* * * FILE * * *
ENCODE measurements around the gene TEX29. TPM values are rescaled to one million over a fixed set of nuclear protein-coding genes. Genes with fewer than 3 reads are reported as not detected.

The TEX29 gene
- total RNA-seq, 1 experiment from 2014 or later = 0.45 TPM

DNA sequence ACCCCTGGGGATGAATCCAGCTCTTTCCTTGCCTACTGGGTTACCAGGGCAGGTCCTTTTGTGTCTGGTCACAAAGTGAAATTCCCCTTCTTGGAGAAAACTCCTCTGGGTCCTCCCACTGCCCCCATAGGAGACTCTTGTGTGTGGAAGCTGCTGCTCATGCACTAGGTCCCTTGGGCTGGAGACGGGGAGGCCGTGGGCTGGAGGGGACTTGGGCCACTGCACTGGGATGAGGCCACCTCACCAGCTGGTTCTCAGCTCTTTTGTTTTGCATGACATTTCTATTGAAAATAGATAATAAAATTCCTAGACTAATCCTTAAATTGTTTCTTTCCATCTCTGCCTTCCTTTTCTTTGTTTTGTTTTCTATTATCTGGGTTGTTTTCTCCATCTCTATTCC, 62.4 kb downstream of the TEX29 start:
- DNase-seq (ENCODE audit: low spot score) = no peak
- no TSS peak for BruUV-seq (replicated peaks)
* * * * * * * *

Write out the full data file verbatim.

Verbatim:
ENCODE measurements around the gene TEX29. TPM values are rescaled to one million over a fixed set of nuclear protein-coding genes. Genes with fewer than 3 reads are reported as not detected.

The TEX29 gene
- total RNA-seq, 1 experiment from 2014 or later = 0.45 TPM

DNA sequence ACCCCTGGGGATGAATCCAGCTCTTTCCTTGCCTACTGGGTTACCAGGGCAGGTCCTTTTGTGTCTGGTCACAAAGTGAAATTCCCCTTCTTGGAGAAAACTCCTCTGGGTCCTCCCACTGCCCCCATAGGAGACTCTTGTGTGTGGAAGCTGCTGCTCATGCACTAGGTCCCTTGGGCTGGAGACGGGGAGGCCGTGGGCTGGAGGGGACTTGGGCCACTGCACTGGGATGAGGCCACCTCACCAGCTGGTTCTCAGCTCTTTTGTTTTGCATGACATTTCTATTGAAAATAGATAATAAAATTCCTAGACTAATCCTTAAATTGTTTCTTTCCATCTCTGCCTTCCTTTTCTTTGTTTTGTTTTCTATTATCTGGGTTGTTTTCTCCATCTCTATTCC, 62.4 kb downstream of the TEX29 start:
- DNase-seq (ENCODE audit: low spot score) = no peak
- no TSS peak for BruUV-seq (replicated peaks)